[PubMed]
  3. D. V. Semenov, S. V. Miridonov, E. Nippolainen, and A. A. Kamshilin, “Statistical properties of dynamic speckles formed by a deflecting laser beam,” Opt. Express 16(2), 1238–1249 (2008).
    [Crossref] [PubMed]
  4. J. C. Dainty, Laser Speckle and Related Phenomena (Springer, 1975).
  5. P. Piatrou and M. Roggemann, “Beaconless stochastic parallel gradient descent laser beam control: numerical experiments,” Appl. Opt. 46(27), 6831–6842 (2007).
    [Crossref] [PubMed]
  6. M. A. Vorontsov, G. W. Carhart, and J. C. Ricklin, “Adaptive phase-distortion correction based on parallel gradient-descent optimization,” Opt. Lett. 22(12), 907–909 (1997).
    [Crossref] [PubMed]
  7. X. Lei, S. Wang, H. Yan, W. Liu, L. Dong, P. Yang, and B. Xu, “Double-deformable-mirror adaptive optics system for laser beam cleanup using blind optimization,” Opt. Express 20(20), 22143–22157 (2012).
    [Crossref] [PubMed]
  8. T. Sawatari and A. C. Elek, “Image plane detection using laser speckle patterns,” Appl. Opt. 12(4), 881–883 (1973).
    [Crossref] [PubMed]
  9. M. A. Vorontsov and G. W. Carhart, “Adaptive phase distortion correction in strong speckle-modulation conditions,” Opt. Lett. 27(24), 2155–2157 (2002).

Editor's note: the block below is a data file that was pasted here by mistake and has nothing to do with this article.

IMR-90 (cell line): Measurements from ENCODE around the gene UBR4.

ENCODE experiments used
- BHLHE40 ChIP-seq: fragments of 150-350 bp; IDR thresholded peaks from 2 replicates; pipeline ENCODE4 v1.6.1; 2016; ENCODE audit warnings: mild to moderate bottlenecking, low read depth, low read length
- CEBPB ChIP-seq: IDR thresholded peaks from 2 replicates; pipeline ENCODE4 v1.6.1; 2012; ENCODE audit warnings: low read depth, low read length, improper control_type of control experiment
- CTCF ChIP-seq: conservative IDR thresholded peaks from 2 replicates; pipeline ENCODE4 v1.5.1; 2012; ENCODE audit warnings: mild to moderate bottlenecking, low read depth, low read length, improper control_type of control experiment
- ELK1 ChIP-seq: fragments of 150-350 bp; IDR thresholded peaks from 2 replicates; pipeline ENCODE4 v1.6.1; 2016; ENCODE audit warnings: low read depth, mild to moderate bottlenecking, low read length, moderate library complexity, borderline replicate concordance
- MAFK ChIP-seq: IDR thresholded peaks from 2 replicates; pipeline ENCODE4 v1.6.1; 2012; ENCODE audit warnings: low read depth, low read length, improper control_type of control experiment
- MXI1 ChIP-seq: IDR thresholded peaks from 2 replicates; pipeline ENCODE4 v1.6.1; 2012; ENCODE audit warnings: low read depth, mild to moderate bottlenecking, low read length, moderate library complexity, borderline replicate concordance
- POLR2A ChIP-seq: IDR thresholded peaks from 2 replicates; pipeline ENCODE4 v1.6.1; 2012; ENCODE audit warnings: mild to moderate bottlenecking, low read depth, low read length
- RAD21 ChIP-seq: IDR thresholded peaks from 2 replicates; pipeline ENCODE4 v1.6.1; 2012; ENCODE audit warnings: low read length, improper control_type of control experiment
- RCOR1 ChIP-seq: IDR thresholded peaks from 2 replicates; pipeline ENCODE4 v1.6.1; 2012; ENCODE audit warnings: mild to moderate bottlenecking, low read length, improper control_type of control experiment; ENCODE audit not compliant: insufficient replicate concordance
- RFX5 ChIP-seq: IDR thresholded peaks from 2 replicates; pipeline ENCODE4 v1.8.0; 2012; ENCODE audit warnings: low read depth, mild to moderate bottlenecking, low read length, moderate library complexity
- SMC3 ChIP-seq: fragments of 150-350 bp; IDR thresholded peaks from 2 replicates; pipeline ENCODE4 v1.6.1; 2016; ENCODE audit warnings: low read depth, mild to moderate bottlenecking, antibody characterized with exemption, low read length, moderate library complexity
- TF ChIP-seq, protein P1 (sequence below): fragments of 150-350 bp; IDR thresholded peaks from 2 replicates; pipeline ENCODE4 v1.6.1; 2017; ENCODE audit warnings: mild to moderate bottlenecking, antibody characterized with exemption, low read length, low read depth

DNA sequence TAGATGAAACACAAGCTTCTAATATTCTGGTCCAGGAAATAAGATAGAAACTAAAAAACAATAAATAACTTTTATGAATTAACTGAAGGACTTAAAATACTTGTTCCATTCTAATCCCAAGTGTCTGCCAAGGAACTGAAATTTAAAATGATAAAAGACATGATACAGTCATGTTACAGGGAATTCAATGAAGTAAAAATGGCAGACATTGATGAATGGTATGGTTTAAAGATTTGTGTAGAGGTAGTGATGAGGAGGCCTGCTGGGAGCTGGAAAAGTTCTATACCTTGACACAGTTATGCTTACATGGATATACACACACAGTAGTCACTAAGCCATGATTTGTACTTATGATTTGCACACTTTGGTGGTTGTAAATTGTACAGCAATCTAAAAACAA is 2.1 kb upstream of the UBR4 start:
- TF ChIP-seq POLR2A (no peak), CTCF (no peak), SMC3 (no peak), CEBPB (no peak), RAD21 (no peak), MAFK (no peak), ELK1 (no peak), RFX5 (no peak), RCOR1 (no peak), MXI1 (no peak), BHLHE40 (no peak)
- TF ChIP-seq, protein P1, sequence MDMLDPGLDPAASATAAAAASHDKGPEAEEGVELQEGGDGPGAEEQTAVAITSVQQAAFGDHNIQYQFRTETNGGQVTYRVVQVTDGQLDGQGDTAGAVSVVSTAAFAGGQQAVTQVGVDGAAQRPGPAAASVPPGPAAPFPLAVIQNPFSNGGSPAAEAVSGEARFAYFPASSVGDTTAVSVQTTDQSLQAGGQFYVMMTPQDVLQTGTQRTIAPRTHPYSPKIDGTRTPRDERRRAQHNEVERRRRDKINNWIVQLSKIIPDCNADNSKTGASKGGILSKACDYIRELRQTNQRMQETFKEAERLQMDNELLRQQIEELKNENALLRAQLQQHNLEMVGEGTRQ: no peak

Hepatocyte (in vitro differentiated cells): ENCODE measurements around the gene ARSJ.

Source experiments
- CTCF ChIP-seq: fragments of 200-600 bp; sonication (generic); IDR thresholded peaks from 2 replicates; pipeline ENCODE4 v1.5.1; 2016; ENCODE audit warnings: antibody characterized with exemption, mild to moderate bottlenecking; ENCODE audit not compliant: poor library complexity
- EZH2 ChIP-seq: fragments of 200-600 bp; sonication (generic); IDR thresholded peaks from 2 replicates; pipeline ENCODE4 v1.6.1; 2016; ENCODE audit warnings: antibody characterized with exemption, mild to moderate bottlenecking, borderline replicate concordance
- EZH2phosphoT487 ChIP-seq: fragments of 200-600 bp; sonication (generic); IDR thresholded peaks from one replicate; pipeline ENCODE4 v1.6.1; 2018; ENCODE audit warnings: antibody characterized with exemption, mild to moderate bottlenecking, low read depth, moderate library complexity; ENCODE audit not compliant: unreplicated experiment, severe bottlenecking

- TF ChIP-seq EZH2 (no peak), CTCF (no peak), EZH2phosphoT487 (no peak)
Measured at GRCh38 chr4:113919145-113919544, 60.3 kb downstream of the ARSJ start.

[Crossref] [PubMed]
  10. D. Li, D. P. Kelly, and J. T. Sheridan, “Three-dimensional static speckle fields. Part I. Theory and numerical investigation,” J. Opt. Soc. Am. A 28(9), 1896–1903 (2011).
    [Crossref]
  11. R. Barakat, “Clipped correlation functions of aperture integrated laser speckle,” Appl. Opt. 25(21), 3885–3888 (1986).
    [Crossref] [PubMed]
  12. M. B. Priestley, Spectral Analysis and Time Series (Academic, 1981).
  13. A. D. Ducharme, G. D. Boreman, and D. R. Snyder, “Effects of intensity thresholding on the power spectrum of laser speckle,” Appl. Opt. 33(13), 2715–2720 (1994).
    [Crossref] [PubMed]
  14. H. M. Pedersen, “Theory of speckle-correlation measurements using nonlinear detectors,” J. Opt. Soc. Am. A 1(8), 850–855 (1984).
    [Crossref]